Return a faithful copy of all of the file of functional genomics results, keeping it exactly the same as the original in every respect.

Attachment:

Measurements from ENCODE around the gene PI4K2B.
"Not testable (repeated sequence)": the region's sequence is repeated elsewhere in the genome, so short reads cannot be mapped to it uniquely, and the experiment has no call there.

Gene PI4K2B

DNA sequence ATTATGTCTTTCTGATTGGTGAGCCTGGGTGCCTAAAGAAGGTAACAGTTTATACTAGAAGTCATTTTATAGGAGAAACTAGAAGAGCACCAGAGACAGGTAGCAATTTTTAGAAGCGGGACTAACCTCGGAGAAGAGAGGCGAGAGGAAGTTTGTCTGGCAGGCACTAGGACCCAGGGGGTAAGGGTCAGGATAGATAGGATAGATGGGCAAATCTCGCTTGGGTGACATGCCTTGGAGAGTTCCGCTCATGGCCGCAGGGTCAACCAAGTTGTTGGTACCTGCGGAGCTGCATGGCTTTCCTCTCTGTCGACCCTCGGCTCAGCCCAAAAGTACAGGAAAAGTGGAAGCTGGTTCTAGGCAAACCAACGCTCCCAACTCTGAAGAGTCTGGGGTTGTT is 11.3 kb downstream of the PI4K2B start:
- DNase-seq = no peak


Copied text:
Measurements from ENCODE around the gene PI4K2B.
"Not testable (repeated sequence)": the region's sequence is repeated elsewhere in the genome, so short reads cannot be mapped to it uniquely, and the experiment has no call there.

Gene PI4K2B

DNA sequence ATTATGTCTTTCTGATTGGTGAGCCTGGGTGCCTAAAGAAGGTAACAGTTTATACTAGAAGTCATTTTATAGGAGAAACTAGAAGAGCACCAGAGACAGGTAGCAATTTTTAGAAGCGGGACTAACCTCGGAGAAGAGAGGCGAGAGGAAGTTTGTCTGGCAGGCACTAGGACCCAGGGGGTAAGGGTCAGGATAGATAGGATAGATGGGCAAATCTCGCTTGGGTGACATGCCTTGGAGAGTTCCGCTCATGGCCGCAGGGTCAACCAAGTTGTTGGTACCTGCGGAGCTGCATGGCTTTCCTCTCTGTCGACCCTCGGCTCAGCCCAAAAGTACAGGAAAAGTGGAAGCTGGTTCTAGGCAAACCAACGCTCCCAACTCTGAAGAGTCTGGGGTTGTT is 11.3 kb downstream of the PI4K2B start:
- DNase-seq = no peak